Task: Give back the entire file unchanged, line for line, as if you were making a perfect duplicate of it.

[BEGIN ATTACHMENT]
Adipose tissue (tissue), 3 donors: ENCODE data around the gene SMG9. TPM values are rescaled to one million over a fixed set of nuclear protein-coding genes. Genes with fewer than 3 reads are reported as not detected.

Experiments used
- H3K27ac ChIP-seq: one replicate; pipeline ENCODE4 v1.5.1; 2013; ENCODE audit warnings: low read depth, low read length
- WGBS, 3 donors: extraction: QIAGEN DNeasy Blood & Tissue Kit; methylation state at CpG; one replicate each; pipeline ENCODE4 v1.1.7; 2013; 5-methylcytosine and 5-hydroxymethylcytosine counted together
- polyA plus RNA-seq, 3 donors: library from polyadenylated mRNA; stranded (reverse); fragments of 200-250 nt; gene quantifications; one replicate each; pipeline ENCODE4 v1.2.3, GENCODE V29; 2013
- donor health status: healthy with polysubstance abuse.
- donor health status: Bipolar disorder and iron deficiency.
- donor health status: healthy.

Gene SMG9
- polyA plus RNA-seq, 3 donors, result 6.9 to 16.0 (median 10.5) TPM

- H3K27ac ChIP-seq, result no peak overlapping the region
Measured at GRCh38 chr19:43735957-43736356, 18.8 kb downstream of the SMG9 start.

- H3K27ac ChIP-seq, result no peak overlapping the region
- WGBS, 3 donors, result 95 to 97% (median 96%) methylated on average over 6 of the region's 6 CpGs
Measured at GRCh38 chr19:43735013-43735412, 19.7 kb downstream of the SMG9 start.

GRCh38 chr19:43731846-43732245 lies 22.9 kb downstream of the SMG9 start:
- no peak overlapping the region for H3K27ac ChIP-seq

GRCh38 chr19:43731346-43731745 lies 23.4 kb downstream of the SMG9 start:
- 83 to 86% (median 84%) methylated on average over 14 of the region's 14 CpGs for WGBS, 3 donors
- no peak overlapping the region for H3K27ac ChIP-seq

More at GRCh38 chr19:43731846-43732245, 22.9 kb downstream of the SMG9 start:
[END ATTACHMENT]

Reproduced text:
Adipose tissue (tissue), 3 donors: ENCODE data around the gene SMG9. TPM values are rescaled to one million over a fixed set of nuclear protein-coding genes. Genes with fewer than 3 reads are reported as not detected.

Experiments used
- H3K27ac ChIP-seq: one replicate; pipeline ENCODE4 v1.5.1; 2013; ENCODE audit warnings: low read depth, low read length
- WGBS, 3 donors: extraction: QIAGEN DNeasy Blood & Tissue Kit; methylation state at CpG; one replicate each; pipeline ENCODE4 v1.1.7; 2013; 5-methylcytosine and 5-hydroxymethylcytosine counted together
- polyA plus RNA-seq, 3 donors: library from polyadenylated mRNA; stranded (reverse); fragments of 200-250 nt; gene quantifications; one replicate each; pipeline ENCODE4 v1.2.3, GENCODE V29; 2013
- donor health status: healthy with polysubstance abuse.
- donor health status: Bipolar disorder and iron deficiency.
- donor health status: healthy.

Gene SMG9
- polyA plus RNA-seq, 3 donors, result 6.9 to 16.0 (median 10.5) TPM

- H3K27ac ChIP-seq, result no peak overlapping the region
Measured at GRCh38 chr19:43735957-43736356, 18.8 kb downstream of the SMG9 start.

- H3K27ac ChIP-seq, result no peak overlapping the region
- WGBS, 3 donors, result 95 to 97% (median 96%) methylated on average over 6 of the region's 6 CpGs
Measured at GRCh38 chr19:43735013-43735412, 19.7 kb downstream of the SMG9 start.

GRCh38 chr19:43731846-43732245 lies 22.9 kb downstream of the SMG9 start:
- no peak overlapping the region for H3K27ac ChIP-seq

GRCh38 chr19:43731346-43731745 lies 23.4 kb downstream of the SMG9 start:
- 83 to 86% (median 84%) methylated on average over 14 of the region's 14 CpGs for WGBS, 3 donors
- no peak overlapping the region for H3K27ac ChIP-seq

More at GRCh38 chr19:43731846-43732245, 22.9 kb downstream of the SMG9 start: